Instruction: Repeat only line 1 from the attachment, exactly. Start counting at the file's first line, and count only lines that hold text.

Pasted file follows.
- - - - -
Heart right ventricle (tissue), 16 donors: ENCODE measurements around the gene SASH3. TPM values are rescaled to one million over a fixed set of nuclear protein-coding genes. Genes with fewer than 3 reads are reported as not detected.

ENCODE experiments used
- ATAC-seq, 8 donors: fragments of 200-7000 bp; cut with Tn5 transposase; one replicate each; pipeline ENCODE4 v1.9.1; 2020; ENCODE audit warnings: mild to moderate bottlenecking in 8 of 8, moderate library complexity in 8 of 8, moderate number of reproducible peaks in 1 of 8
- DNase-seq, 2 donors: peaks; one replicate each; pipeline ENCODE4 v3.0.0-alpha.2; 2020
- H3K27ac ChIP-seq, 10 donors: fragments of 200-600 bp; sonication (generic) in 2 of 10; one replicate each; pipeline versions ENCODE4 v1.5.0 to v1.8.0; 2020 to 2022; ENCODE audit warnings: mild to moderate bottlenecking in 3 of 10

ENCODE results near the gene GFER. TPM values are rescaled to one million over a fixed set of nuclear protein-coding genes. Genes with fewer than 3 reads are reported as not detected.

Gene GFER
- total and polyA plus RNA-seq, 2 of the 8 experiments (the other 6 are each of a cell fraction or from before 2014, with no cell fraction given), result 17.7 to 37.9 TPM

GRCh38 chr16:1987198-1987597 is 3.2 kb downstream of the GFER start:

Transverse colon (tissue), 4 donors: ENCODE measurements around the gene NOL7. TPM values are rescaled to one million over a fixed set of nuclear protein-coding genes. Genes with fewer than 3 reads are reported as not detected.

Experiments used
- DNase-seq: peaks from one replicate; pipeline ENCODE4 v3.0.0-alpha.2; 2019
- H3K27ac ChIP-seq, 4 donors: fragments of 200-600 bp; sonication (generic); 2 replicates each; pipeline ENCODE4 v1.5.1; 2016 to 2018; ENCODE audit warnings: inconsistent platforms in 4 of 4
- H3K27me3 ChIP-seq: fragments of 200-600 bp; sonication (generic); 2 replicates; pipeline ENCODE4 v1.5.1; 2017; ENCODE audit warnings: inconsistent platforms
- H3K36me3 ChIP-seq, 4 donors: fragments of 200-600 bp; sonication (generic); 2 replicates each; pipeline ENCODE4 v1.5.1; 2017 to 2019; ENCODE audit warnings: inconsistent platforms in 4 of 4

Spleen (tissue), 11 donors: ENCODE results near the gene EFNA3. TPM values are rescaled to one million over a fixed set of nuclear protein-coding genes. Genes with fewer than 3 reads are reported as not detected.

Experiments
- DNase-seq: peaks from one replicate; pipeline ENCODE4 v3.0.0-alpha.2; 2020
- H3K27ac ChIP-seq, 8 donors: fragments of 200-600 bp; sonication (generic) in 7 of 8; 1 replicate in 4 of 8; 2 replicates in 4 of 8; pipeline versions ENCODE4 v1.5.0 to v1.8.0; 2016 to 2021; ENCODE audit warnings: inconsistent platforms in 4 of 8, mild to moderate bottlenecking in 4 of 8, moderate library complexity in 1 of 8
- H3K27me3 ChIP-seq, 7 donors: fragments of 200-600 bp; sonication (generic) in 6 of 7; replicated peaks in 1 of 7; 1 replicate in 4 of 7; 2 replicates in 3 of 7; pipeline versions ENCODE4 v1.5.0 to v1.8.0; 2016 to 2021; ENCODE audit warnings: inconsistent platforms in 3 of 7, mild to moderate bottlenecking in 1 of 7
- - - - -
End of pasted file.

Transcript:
Heart right ventricle (tissue), 16 donors: ENCODE measurements around the gene SASH3. TPM values are rescaled to one million over a fixed set of nuclear protein-coding genes. Genes with fewer than 3 reads are reported as not detected.